Spelling mistakes on thedarkenedheart.com

If you caught a spelling mistake on thedarkenedheart.com, you’ve doubtless received a reply from the intern that hand-waves away the problem as something about spelling standardization, and a link to this article.

In the context of the Darkened Heart project, a few odd spellings make perfect sense, so the narrative stays intact. But while it’s all well and fun to enjoy the fiction, you and I both know that these letters don’t really hail from the 1890s, so what gives?

Truth is, you’ve caught me: I have severe dyslexia. I spellcheck everything I can, but I miss things from time to time and spellcheck sometimes hands me the wrong word. My text’d be a bit gibberish without the computer to hold my hand, and when it screws up, I screw up. When I’m in-character as the Intern, I can’t very well go around saying “Whoops, my mistake!” Which is why I linked you over here, out of thedarkenedheart.com‘s little reality bubble. So, now that you know the real-world reason, what should you do?

First – Please keep pointing out mistakes. You may be the first to notice, but you won’t be the last, and if it bothers you, it’ll bother other people too. Every time a mistake gets caught, I’ll need another chance to point more folks to this article.

Second – Don’t worry about calling me on spelling errors, I’m not bothered. I’ll take it as a kindness if you’re polite about them, but they’re not going anywhere and they need to be addressed.

Third – I’d love to go back and fix spelling mistakes, but the letters and journals aren’t photoshop trickery. You’re looking at actual scans of actual prop pages made for the project and hand-aged. To correct a mistake, I have to remake the entire page. I haven’t made all my pages yet, so I may go back and fix some of these mistakes later, but they’re going to have to stay, at least for now.

Fourth – Thank you. Seriously. Thank you for taking the time to read, and for taking the time to comment. It’s awesome to see people paying attention to the story I’m telling.

Daniel Longwing

PS – This article was brought to you by Hydrargentium, who noticed the first error, and made me think about how to handle future mistakes. Thank you sir or madam.

6 Comments to “Spelling mistakes on thedarkenedheart.com”

  1. First of all, I’d like to say how exceptionally fun and exciting thedarkenedheart project is. What a fantastic creative idea. I love it.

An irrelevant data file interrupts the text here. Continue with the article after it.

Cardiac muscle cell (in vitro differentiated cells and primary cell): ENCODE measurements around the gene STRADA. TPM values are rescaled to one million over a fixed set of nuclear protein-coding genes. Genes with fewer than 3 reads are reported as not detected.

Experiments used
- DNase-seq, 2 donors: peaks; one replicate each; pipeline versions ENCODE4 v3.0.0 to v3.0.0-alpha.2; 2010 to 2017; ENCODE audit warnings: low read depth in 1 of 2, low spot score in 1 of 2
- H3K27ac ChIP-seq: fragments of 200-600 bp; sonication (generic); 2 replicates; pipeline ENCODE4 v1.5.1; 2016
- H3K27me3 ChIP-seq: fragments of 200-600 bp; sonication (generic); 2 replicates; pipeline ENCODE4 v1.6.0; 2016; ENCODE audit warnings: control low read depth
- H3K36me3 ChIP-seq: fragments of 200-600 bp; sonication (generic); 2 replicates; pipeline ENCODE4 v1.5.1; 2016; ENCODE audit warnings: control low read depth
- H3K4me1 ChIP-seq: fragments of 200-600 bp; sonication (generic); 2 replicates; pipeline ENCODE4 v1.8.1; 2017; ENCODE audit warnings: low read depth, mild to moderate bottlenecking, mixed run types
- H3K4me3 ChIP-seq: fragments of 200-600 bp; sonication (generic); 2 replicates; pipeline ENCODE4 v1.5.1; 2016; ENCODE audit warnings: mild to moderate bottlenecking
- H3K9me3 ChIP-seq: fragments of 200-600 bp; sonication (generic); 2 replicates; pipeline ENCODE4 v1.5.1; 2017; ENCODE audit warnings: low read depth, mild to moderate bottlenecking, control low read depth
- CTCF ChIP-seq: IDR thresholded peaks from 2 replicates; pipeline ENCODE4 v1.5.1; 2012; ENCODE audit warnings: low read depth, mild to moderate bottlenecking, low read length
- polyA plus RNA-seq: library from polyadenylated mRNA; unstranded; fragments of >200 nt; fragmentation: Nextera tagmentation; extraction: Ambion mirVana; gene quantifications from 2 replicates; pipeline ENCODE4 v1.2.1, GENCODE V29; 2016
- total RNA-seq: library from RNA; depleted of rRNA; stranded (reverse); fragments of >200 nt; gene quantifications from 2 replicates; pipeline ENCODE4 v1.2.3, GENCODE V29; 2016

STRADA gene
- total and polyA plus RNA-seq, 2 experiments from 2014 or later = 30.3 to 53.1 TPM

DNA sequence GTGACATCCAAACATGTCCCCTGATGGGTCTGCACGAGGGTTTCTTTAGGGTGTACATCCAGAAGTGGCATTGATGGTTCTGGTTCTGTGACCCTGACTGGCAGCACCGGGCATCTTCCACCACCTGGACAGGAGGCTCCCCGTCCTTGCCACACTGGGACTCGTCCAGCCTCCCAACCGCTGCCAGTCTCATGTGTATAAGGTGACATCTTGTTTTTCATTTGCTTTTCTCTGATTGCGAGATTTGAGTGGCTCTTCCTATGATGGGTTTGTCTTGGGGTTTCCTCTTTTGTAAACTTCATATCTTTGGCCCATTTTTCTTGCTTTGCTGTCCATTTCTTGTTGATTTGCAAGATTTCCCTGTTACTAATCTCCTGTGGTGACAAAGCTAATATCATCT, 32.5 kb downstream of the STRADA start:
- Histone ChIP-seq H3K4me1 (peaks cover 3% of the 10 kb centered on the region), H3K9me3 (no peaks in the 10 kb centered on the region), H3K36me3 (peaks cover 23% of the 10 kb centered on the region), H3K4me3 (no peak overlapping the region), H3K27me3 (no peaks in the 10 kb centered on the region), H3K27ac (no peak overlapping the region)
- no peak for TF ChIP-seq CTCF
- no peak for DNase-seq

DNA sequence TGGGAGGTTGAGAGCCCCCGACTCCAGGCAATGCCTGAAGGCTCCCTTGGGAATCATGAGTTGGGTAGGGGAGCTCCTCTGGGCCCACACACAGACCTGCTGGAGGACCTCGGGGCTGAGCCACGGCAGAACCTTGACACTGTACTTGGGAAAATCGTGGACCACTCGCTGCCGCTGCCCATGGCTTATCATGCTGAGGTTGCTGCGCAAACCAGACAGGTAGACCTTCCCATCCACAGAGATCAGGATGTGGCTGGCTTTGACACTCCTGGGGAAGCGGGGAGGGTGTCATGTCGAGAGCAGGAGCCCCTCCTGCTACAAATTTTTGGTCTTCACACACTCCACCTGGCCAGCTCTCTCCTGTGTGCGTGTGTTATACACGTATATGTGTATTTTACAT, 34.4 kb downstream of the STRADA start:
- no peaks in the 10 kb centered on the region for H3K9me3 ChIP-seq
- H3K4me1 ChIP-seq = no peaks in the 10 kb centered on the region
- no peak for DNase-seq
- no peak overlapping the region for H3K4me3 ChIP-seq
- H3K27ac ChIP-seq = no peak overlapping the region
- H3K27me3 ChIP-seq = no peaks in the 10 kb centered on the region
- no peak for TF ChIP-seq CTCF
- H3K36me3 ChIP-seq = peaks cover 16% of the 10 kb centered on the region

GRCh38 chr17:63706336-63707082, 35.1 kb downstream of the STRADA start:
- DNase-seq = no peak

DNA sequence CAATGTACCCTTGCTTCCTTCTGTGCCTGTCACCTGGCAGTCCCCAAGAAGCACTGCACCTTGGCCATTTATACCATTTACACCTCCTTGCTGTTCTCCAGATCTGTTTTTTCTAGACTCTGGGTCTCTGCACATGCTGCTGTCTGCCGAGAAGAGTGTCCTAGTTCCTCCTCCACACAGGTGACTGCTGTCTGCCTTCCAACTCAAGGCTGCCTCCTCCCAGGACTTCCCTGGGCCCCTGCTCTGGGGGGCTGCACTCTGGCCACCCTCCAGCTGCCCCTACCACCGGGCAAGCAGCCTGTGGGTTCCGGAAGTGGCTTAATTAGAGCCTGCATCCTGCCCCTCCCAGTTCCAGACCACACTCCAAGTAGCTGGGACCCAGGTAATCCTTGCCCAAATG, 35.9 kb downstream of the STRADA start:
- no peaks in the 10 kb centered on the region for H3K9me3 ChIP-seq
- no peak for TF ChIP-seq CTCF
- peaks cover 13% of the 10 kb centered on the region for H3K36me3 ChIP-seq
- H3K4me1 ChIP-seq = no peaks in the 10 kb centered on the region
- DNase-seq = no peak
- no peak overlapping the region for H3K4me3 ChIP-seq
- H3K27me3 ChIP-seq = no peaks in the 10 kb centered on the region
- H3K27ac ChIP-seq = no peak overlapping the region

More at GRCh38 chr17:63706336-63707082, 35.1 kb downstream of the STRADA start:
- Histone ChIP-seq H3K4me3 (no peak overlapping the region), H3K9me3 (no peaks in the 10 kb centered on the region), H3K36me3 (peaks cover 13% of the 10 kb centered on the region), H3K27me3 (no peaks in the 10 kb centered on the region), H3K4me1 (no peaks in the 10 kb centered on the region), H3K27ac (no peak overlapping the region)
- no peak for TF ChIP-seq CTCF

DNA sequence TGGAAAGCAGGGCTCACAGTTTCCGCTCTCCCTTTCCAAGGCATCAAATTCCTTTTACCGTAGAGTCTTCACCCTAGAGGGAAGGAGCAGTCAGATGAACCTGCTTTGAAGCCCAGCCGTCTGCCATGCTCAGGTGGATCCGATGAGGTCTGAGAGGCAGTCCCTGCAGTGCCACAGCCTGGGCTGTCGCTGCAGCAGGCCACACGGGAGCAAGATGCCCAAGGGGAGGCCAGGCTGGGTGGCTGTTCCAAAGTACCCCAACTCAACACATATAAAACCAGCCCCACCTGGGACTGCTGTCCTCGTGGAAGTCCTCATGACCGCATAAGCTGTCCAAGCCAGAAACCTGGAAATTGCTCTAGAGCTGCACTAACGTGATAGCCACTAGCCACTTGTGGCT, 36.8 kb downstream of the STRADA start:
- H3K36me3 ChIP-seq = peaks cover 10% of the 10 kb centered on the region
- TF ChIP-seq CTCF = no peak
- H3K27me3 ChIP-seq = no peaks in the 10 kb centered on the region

B) The fact that you used one of Leonardo’s drawings at the top of your page here makes me love you a just a little bit. I am obsessed with Leonardo, probably to an unhealthy degree.

    And third, I noticed the spelling error, but assumed it was intentional. After all, people rarely write with perfect spelling or grammar. For me, it actually added a little more mystery to the letter. I sat there for a few minutes wondering if there was a hidden meaning in the “error”. Either way, wonderful job. I can’t wait to find out what else The Intern uncovers.

  2. Thanks!

    I wish I could fake the spelling mistakes into some aspect of the narrative, like a code, or simply have one character with imperfect spelling. Sadly, I have no way of predicting where they’ll crop up.

    As you observed, the supposed age of the pages means that spelling mistakes can still make sense, so at least I don’t have to break the fourth wall just to explain the slip-up.

    As for Leonardo, I’m also a fan of his work. I can’t claim credit for the banner though, that’s one of the included banners from my current theme: Aesthete. This site hasn’t had the kind of intense design-attention that got dedicated to thedarkenedheart.com

  3. Sir,
    Kudos on your outstanding work thus far on this endeavor. I always admire the amazing degree of professionalism that can be found in projects which are distributed gratis on the internet.

    I hope that the intern will not mind the suggestions of a slightly scatter-brained scientist

    Doctor Bill

  4. PS

    “I don’t give a damn for a man that can only spell a word one way.”

    Mark Twain

  5. “I hope that the intern will not mind the suggestions of a slightly scatter-brained scientist”

    Not at all, narrative gold, that is. I’ve not replied to it yet because I’m trying to figure the right approach to integrating the advice. It’s completely in-character for the Intern to have no idea what he’s doing, so you handing him a miniature manual makes for an excellent bit of serendipity.

  6. Hey Daniel,

    Doing a little self-Googling brought up a link to this page that I didn’t know about. Glad I could be of service, and thanks for the call-out. With enough references like this one, I may someday be able to legitimately maintain a Wikipedia entry!


    Oh yeah, and the world needs more artists and creators with learning disabilities — they’re the only people with truly unique views of the world around them!

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